September 7, 2011
A former U.S. Border Patrol and ICE agent offers a perpective on immigration and boundary enforcement almost never heard of in the halls of power in the United States.
September 6, 2011
The government of Juan Manuel Santos is adjusting its military strategy to concentrate on special operations rather than on sustained large scale operations such as Plan Patriota. The move is another step in the shifting dynamics of the Colombian conflict in recent years.
September 6, 2011
When the bodies of two female reporters were found dead in Mexico City last Thursday, public opinion questioned whether their murder should be investigated as a crime against free expression or a crime against women. Before any evidence was gathered, it was assumed that they were killed because they were reporters on the trail of information that somebody didn’t want uncovered. The second supposition was that they were killed simply because they were women.
September 2, 2011
Negotiations between the Bolivian government and indigenous groups protesting the proposed TIPNIS highway broke down before getting off the ground this week, while a visit from Brazil’s ex-president Lula served as a reminder of the larger geopolitical interests involved. Brazil has a major stake in the road's construction, but it also needs a stable political environment in Bolivia to advance its overall economic agenda.
August 31, 2011
On August 30, Department of Homeland Security Secretary Janet Napolitano announced that deportations would continue to be "very robust." Why? Because of a recent federal decision to impose the controversial Secure Communities program on the entire country by 2013—a program, opponents say, that is tearing families apart.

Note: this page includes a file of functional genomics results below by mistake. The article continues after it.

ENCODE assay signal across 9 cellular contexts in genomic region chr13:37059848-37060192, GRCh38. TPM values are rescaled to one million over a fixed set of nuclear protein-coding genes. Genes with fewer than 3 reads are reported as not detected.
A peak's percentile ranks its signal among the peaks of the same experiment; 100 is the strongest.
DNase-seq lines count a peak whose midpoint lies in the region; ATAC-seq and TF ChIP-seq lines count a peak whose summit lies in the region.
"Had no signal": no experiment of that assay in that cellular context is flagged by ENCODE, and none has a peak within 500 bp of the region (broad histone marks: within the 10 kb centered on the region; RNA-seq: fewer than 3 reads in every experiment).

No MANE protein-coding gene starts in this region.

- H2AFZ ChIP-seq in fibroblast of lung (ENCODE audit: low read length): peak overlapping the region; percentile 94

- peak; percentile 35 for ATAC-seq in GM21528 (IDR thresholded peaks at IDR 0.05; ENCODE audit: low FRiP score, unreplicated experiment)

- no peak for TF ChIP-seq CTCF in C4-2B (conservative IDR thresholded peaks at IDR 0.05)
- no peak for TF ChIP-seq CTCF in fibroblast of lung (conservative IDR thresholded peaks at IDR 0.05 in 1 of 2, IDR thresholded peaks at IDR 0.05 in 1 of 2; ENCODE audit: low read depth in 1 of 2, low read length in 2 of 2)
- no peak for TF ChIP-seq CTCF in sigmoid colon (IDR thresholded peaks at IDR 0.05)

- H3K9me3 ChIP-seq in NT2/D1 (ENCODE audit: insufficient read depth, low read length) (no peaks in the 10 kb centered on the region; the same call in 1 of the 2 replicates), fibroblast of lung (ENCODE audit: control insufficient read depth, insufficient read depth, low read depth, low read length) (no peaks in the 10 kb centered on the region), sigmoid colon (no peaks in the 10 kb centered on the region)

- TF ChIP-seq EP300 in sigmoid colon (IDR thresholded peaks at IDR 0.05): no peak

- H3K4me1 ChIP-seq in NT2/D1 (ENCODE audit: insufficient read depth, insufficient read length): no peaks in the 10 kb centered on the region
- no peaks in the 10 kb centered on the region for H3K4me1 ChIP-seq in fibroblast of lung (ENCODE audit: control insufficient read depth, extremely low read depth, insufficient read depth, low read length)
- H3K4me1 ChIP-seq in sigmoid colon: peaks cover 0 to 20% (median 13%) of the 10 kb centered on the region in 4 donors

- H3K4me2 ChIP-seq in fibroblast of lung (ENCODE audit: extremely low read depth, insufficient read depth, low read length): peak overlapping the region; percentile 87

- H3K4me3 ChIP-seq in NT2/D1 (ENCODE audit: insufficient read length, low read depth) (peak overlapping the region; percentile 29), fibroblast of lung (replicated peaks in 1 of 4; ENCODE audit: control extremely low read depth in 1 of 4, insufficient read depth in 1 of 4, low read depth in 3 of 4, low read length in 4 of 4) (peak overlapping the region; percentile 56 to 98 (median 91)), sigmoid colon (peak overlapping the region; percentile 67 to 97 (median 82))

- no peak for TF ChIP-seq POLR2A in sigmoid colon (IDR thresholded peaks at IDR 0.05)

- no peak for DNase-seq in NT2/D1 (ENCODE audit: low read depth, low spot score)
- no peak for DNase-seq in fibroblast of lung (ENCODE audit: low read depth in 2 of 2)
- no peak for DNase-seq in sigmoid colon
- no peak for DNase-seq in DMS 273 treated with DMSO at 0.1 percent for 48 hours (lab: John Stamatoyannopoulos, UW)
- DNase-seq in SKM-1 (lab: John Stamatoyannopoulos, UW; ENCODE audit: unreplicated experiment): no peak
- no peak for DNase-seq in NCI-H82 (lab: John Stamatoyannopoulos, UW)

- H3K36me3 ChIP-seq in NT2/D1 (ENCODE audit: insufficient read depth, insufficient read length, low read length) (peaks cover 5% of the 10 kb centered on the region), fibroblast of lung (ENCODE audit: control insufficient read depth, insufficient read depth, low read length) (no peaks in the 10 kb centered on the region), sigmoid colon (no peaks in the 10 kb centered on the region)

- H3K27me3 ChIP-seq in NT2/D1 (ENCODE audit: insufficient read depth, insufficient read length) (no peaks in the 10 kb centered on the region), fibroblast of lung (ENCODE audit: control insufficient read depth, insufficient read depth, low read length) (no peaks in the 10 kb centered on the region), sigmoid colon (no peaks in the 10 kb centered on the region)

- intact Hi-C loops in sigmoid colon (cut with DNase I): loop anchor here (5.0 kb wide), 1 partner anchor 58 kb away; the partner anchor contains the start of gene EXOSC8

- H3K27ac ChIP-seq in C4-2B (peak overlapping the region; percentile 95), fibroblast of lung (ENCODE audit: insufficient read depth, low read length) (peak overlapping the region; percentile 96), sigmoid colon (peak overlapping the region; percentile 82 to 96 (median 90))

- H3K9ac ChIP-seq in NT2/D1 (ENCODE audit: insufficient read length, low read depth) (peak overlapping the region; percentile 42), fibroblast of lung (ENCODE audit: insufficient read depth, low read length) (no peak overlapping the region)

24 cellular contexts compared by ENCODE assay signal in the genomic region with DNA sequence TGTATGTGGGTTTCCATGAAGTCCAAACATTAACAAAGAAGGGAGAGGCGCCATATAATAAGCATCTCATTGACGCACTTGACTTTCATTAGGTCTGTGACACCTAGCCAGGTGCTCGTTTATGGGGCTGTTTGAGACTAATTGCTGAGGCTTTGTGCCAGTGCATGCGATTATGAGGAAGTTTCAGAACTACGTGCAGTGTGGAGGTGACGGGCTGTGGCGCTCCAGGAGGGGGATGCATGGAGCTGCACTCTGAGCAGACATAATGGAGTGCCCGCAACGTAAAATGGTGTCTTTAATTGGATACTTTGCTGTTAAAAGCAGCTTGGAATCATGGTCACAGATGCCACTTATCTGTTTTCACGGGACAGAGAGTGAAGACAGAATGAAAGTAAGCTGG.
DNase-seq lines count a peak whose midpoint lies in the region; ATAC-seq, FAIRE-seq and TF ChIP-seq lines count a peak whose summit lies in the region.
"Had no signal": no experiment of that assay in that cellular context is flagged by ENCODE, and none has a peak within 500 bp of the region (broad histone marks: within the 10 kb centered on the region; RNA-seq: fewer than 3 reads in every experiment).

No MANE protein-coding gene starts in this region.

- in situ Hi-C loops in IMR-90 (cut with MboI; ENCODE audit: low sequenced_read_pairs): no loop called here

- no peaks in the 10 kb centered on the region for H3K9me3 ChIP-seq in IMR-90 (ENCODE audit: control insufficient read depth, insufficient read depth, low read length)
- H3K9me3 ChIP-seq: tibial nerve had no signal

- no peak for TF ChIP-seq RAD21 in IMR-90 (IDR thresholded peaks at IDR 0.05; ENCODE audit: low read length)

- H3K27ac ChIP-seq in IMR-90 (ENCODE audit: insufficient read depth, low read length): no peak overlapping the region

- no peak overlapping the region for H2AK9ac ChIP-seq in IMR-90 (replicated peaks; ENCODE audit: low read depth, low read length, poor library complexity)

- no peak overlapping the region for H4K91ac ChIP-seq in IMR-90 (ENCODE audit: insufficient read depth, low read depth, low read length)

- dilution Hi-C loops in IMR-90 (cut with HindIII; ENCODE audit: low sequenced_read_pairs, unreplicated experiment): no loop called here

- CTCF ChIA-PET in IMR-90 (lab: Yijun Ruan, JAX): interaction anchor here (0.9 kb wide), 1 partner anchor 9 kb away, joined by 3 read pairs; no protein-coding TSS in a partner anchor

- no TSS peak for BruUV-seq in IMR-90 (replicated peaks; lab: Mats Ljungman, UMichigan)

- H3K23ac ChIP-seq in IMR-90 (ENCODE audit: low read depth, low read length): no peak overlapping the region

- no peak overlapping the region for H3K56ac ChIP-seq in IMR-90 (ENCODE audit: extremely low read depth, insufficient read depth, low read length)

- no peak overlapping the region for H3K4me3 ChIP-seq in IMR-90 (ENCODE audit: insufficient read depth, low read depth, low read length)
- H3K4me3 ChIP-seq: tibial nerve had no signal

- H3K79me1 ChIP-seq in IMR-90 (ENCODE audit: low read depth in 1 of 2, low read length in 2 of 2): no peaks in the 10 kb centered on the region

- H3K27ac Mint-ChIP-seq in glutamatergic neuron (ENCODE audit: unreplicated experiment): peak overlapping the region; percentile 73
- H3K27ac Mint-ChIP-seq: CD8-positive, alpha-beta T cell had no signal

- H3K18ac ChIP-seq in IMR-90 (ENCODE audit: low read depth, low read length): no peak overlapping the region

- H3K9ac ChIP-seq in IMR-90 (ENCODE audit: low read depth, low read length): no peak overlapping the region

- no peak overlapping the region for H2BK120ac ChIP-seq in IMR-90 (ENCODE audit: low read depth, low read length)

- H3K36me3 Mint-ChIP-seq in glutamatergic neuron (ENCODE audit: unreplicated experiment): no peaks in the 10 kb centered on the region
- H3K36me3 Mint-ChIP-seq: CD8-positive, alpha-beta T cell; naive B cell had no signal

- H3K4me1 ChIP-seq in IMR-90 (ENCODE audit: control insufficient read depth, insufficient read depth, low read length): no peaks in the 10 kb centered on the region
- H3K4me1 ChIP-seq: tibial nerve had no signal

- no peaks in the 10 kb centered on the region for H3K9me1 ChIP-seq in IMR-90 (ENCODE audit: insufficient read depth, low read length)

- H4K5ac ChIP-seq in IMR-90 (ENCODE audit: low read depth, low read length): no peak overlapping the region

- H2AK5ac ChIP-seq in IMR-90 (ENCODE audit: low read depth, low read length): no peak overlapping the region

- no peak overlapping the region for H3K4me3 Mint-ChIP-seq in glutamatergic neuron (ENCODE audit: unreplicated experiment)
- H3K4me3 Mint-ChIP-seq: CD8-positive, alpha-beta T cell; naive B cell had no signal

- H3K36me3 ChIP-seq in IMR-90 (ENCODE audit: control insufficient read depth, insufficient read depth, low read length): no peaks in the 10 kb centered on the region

August 30, 2011
Last Thursday, five or six armed men walked into the Casino Royale, a gambling house in Monterrey, Mexico, ordered patrons and employees to leave, and then quickly set fire to the place. At least 52 people died in the blaze. President Calderón called the attack an act of "terrorism," though the crime does not appear to have much to do with conventional terrorism, but rather with a fight for economic profits and market share.
August 29, 2011
In this post, I provide the reader with some additional context to the workers' mobilization in Puerto Gaitan and the problems that multinational investments bring to bear on the country’s political economy of war.
August 26, 2011
After a week of polarizing rhetoric and escalating conflict, the government and indigenous groups protesting construction of the TIPNIS highway have begun negotiations. While the outcome of the process is uncertain, it’s even less clear whether the fractured political alliance between President Evo Morales and the indigenous groups that helped bring him to power can be repaired.
August 25, 2011
I wrote last week about the pharmaceutical industry’s aggressive promotion of Intellectual Property Rights as part of U.S. government negotiated "free trade" agreements. This blog is an update.
August 24, 2011
The Department of Homeland Security has revealed that it is employing a new radar system—called VADER—that has significantly augmented its ability to surveil the borderlands and the people passing through from high up in the sky.
August 23, 2011
As Mexico gears up for next summer’s presidential election, the country’s electoral “lefts” are deeply divided. The mere fact that Mexico’s “lefts” are almost always referred to here in the plural, even when the discussion is limited to the electoral arena, highlights this division.
August 22, 2011
Colombian oil workers resumed their protests in Puerto Gaitan last week, once again confronting security forces. The new protests come after the Colombian government and the Canadian oil company Pacific Rubiales failed to fulfill promises made during last month’s oil workers’ strike.